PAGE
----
inevitably you will choose the wrong direction sometimes. and you will be running short on cash. you will have to do hard practical decisions. but if you have the Guiding Star in front of you, the decisions will make sense, so they will be infinitely easier to make. even if you run out of cash completely, and you are forced to kill your company, if you do that while knowing what you believe in, it’s not a failure, it’s just a learning experience.

and lastly, one thing that has nothing to do with you or your idea. Odyssey needed 10 years to return home, and that’s exactly what you are signing up for – assume your startup will consume you as a whole for 10 years. keep that in mind while you are deciding to start it, and while you are doing your everyday decisions. only if the idea is such, that it would still make sense for you in 10 years time, than you can consider it.

good luck.

Startup is not your job

August 22nd, 2012 § 7 comments § permalink



Startup.com (Photo credit: Wikipedia)

I’m sure most of you think you agree with this statement, but I bet you are making tons of inefficient decisions because you are trained to expect certain things from your ‘work environment’ aka Job.

But the startup really isn’t a job. To build a startup you don’t need an office, until you actually know why you do – for instance after you have several non-founding team members.

And you most probably don’t need those employees, until you actually know to the hour what they need to do so the founders can build the startup.

And you don’t need vacation, because you don’t have a job. You might need time to think about the pivot, but that’s not vacation. You might need to rest your brain, but don’t expect you will actually unplug. Your entrepreneurial brain can’t unplug. You don’t need time off. If you think you do, you’re in a Job and should stop thinking it’s a startup, because it will fail.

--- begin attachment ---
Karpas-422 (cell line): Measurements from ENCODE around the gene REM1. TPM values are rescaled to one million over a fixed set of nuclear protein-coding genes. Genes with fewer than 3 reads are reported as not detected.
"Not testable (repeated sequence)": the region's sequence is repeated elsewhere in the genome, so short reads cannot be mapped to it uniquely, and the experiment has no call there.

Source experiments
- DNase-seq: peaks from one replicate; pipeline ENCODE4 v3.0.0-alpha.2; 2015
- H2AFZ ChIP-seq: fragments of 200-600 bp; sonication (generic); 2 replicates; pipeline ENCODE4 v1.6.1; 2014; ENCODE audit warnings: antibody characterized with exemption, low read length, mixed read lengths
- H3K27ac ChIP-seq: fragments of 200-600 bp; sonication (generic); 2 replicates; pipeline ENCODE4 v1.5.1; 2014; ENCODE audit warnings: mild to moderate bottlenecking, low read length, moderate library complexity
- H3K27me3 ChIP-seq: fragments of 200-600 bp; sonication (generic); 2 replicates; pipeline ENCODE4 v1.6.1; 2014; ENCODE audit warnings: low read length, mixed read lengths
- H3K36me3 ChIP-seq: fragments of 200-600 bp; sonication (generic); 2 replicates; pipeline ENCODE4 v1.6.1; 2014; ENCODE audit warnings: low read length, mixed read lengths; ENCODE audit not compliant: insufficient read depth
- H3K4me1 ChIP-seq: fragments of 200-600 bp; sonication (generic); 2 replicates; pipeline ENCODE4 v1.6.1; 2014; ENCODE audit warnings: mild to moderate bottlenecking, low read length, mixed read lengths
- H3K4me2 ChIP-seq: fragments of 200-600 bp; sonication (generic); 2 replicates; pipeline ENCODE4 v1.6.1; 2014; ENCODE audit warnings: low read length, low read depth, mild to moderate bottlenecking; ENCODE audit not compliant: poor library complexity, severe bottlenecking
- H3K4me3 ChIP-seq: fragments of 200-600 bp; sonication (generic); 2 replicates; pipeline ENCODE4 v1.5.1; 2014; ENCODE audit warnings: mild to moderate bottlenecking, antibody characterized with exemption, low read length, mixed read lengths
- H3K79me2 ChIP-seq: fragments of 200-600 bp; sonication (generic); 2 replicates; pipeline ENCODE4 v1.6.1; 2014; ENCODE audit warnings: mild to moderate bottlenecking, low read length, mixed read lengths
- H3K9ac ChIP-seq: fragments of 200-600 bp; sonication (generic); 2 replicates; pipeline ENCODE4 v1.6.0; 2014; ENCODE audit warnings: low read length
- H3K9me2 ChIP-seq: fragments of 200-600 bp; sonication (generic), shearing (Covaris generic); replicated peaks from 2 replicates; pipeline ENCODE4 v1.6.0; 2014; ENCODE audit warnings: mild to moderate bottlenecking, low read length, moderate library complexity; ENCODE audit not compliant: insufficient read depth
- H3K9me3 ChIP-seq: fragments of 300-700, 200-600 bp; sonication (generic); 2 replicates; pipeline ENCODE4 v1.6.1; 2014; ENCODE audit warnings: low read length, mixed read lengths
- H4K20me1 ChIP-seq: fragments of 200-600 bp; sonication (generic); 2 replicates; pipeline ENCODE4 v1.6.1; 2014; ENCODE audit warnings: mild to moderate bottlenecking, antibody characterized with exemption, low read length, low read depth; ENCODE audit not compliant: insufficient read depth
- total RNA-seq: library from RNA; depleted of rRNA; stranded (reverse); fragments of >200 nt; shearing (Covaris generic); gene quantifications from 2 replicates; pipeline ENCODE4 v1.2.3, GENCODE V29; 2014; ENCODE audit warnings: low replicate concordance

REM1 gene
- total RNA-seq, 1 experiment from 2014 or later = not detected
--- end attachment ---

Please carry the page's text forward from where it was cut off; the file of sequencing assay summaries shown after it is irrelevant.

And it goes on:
Startup is not a job, it’s just you wanting to achieve a change in the world / other people’s behavior, not taking no for an answer, because you don’t know how to stop, and constantly thinking about a shortcut to the next obstacle on the way. Startup is just a group of people and technologies arranged around the founders that represent the currently shortest way to change the behavior of others. It is the founders passion, and in that it’s similar to works of art – you can’t help yourself but make it work.

Everything else is secondary. Specially (fancy) office space, (expensive) employees and (long) holidays.


‘The Golden Age of Silicon Valley Is Over, and We’re Dancing on its Grave’

May 30th, 2012 § Comments Off on ‘The Golden Age of Silicon Valley Is Over, and We’re Dancing on its Grave’ § permalink

Memory is a Golden Sieve

Memory is a Golden Sieve (Photo credit: kern.justin)

… following a point from yesterday, it seems US economy is catching up with Europe:

‘The Golden Age of Silicon Valley Is Over, and We’re Dancing on its Grave’

BLANK: I teach science and engineering. I see my students trying to commercialize really hard stuff. But the VCs are only going to be interested in chasing the billions on their smart phones. Thank God we have small business research grants from the federal government, otherwise the Chinese would just grab them.

via: www.theatlantic.com

is it a feature or a business?

May 24th, 2012 § Comments Off on is it a feature or a business? § permalink

YouTube business model canvas sketch by Alexan...

YouTube business model canvas sketch by Alexander Osterwalder (Photo credit: Wikipedia)

this article hits on a very important distinction but their point so short-sighted:

The new business reality: a feature as a business model